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I need help :;( aggressive hen

post #1 of 6
Thread Starter 
Hi there hmm.png I feel so defeated I could really use some help.
I have three hens. I put all three in the chicken tunnel and one of the hens(who's on the bottom of the pecking order) got her head stuck through the tunnel and pulled off her comb halfway off her head. When I went to check on them I realized what happend and isolated her in the dog crate on the patio. We were able to stop the bleeding. The next day I tried putting her back and our most dominant hen literally tried to kill her instantly!! I was so freaked out!! I grabbed the hen and stuck her back in the crate. Then today I slowly put her back in the run and everything seemed to be going ok. But I noticed throughout the day, the other two hens were chasing her and trying to get her. I went outside to check on everyone and the poor hens comb got completely bitten off!! The other hen attacked her and managed to bite it off!! Freaking out because blood was everywhere, after awhile my boyfriend and I were able to stop the bleeding again. So we decided she's going to stay in the crate for awhile but it's just annoying every morning I have to go out there and isolate everyone so she can lay her egg in the nest. How can I calm down the dominant hen?? How can everything go back to normal ?? What do I do to re integrate the hen again and them leaving her alone?? I'm willing to try anything ::sad.png I'm thinking if things don't return to normal soon, I might get rid of the two aggressive hens and give my scared hen a bantam silkie or chick so she's not getting attacked. Please help anyone!!!
post #2 of 6

Chickens are primal animals. We see someone with a bandaid or a cast and feel compassion, chickens see a meal opportunity. Calm down your dominant hen? A rooster would do that, otherwise a hen will always assume the role of dominant bird, and females are sometimes more tyrannical rulers, the other flock members have nothing to offer them.

 

Keep your bird separate until wounds are completely healed. Re-integrating at night is often the best way, sometimes if they gradually wake up together, they are more accepting.

NPIP Certified Oriental Games and Asil
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NPIP Certified Oriental Games and Asil
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post #3 of 6

Try putting your hen that's getting picked on in a cage or adjacent pen (Your dog crate will probably work) so that they can all see each other for a few days until they calm down.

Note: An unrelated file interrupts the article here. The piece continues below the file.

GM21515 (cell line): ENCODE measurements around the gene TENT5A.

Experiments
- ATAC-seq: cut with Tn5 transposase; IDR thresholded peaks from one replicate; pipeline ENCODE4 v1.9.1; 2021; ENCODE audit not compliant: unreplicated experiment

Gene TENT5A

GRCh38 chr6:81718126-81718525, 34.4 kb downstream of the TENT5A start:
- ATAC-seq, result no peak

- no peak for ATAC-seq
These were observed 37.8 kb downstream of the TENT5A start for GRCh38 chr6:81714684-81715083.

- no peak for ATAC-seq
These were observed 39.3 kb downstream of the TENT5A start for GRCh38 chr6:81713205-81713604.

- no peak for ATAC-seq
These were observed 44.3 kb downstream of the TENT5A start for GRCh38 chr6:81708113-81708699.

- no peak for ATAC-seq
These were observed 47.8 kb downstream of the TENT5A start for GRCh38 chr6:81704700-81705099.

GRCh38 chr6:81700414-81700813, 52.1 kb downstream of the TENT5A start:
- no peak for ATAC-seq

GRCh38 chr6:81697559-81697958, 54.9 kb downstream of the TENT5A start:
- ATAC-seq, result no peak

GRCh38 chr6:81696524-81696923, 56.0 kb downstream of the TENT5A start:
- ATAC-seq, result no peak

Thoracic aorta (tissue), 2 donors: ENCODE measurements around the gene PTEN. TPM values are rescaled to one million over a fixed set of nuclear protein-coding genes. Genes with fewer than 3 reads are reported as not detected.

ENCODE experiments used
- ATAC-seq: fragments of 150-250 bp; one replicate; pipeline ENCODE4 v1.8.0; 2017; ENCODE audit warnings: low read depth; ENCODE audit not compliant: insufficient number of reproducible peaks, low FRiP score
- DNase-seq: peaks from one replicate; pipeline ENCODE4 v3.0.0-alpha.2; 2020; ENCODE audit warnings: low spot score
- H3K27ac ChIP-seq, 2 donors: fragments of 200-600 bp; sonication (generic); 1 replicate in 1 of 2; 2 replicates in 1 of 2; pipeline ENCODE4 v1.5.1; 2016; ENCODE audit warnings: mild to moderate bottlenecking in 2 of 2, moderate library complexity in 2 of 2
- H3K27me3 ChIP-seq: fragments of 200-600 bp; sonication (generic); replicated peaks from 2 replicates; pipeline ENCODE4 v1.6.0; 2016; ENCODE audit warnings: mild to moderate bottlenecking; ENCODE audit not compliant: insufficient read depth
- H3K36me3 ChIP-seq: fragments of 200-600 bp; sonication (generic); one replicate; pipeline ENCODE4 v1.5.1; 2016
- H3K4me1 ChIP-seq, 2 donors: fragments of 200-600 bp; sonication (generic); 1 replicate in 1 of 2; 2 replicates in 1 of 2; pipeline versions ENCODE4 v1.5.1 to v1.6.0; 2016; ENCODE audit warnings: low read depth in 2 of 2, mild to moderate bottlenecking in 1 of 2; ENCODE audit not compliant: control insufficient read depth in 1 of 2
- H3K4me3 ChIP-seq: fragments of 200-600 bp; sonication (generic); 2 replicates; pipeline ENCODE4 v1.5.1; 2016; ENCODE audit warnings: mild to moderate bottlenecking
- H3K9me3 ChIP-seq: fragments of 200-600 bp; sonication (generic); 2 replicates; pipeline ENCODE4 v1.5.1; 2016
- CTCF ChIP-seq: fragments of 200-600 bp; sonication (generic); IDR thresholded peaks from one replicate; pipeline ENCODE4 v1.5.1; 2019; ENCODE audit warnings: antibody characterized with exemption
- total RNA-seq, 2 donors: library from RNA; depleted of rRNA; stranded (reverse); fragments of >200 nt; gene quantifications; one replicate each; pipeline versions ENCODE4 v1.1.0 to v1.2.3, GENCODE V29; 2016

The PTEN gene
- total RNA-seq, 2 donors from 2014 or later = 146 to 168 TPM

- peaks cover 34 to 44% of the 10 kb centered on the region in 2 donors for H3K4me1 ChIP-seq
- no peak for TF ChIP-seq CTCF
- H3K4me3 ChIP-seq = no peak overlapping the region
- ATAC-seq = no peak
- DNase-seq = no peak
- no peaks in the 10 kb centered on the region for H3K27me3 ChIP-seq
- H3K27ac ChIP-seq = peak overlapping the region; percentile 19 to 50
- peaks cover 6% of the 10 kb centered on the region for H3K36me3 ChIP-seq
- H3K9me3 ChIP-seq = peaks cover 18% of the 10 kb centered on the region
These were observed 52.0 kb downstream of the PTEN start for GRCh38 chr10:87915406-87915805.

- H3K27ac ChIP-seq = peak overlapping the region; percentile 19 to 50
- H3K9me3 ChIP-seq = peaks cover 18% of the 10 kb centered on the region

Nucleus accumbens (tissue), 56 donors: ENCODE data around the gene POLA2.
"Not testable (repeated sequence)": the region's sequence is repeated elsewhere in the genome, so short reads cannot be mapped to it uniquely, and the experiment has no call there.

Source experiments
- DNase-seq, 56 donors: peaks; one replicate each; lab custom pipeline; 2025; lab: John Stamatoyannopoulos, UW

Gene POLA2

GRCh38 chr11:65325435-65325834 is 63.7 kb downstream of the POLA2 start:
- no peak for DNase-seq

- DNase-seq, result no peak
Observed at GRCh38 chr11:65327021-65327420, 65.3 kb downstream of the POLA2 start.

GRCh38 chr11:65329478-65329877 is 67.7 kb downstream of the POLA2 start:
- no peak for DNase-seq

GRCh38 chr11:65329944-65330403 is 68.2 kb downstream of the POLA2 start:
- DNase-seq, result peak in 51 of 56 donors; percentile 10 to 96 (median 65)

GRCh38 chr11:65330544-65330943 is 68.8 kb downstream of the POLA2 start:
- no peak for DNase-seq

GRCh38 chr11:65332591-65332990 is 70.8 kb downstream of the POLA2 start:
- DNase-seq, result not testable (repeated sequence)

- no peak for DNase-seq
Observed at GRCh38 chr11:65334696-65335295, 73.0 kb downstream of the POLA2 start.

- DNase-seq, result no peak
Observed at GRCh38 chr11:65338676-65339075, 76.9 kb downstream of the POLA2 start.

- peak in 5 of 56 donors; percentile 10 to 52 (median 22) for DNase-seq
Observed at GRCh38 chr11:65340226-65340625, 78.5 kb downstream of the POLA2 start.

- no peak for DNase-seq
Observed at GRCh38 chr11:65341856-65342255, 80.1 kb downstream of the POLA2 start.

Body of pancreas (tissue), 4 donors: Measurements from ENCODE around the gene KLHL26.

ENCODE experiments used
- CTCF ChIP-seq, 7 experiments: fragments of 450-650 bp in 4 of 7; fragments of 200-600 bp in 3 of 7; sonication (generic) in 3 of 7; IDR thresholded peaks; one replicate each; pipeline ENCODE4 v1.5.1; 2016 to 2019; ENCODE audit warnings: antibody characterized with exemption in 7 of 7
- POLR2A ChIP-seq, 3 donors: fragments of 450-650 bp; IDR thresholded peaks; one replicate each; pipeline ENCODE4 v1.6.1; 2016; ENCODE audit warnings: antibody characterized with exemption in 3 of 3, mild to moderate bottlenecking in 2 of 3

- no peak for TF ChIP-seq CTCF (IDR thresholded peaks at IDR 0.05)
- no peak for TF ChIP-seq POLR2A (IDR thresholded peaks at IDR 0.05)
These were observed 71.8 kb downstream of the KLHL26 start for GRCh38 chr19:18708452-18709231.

Have they been doing this for long or is it just since she got her comb hurt?

 

Chickens like to peck anything red and so if 1 chicken gets hurt and starts bleeding than the others will peck on it.

 

I think that if you pen them up how I said they should be best friends soon.:highfive:

 

I am in no ways an expert but if you have any questions feel free to ask.

 

I hope it works out soon.

 

Micah

post #4 of 6
Thread Starter 
Thanks for the responses! They were perfectly fine and kinda picked on her before but nothing since her comb got hurt!! Now when I open the door she tries to run out like " get me the heck outta here!" I've had to chase her and catch her before she got loose in my suburban neighborhood. Which would've been bad since chickens aren't aloud lol
I will try to keep her in the crate and in the coop with everyone else and wen her comb is healed try putting her in at night. Thanks!
post #5 of 6

Putting her in at night might, or disastrously might not, work.

Like bobbie-j sez: "chickens aren't the brightest animals on this planet, but they're not that stupid." 

With very large flocks it can be great but with only 3, I'd have serious doubts.

 

Keep her in her crate until she's fully healed, she can lay her egg in there.

Keep crate in or near coop and run.

 

 

Read up on integration.....  BYC advanced search>titles only>integration

This is good place to start reading:

http://www.backyardchickens.com/a/adding-to-your-flock

Great article on VENTILATION, one of THE MOST IMPORTANT aspects of coop design.

Fantastic treatise to help decide how much SPACE your chickens need.

 

Chicken math is not just 'addition'...but also should include Division, Multiplication and especially Subtraction!!!

 

Quoting centrarchid:

"Make every effort to understand your chicken's biology and the environment that supports it."

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Great article on VENTILATION, one of THE MOST IMPORTANT aspects of coop design.

Fantastic treatise to help decide how much SPACE your chickens need.

 

Chicken math is not just 'addition'...but also should include Division, Multiplication and especially Subtraction!!!

 

Quoting centrarchid:

"Make every effort to understand your chicken's biology and the environment that supports it."

Reply
post #6 of 6
Thread Starter 
Thank you!
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